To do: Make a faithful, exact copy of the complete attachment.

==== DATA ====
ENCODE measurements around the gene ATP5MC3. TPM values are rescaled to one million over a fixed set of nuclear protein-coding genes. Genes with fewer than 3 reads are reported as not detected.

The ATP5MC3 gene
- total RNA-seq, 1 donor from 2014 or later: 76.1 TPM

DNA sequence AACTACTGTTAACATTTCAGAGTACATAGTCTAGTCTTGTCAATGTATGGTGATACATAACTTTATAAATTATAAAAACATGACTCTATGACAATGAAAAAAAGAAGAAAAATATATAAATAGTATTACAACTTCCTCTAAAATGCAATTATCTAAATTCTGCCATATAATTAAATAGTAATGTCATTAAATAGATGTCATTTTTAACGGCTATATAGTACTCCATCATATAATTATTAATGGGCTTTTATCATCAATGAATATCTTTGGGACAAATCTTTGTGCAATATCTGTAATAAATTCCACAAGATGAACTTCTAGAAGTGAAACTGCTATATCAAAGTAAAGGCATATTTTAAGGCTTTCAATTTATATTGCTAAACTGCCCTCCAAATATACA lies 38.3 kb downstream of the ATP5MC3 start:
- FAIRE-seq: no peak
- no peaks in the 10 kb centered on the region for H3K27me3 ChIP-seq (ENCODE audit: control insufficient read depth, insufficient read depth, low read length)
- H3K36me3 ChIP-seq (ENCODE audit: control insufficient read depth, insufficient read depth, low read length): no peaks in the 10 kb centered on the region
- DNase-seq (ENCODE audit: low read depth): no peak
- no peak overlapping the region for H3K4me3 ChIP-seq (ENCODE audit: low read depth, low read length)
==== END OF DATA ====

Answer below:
ENCODE measurements around the gene ATP5MC3. TPM values are rescaled to one million over a fixed set of nuclear protein-coding genes. Genes with fewer than 3 reads are reported as not detected.

The ATP5MC3 gene
- total RNA-seq, 1 donor from 2014 or later: 76.1 TPM

DNA sequence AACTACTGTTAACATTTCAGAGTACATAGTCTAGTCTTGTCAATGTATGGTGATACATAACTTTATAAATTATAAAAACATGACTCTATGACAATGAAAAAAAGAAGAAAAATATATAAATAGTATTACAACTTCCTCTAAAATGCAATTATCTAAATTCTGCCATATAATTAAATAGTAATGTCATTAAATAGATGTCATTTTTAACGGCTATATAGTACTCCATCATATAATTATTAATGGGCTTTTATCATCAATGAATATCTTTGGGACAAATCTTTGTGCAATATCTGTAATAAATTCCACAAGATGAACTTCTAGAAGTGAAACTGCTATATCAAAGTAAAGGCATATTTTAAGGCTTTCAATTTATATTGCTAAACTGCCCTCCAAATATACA lies 38.3 kb downstream of the ATP5MC3 start:
- FAIRE-seq: no peak
- no peaks in the 10 kb centered on the region for H3K27me3 ChIP-seq (ENCODE audit: control insufficient read depth, insufficient read depth, low read length)
- H3K36me3 ChIP-seq (ENCODE audit: control insufficient read depth, insufficient read depth, low read length): no peaks in the 10 kb centered on the region
- DNase-seq (ENCODE audit: low read depth): no peak
- no peak overlapping the region for H3K4me3 ChIP-seq (ENCODE audit: low read depth, low read length)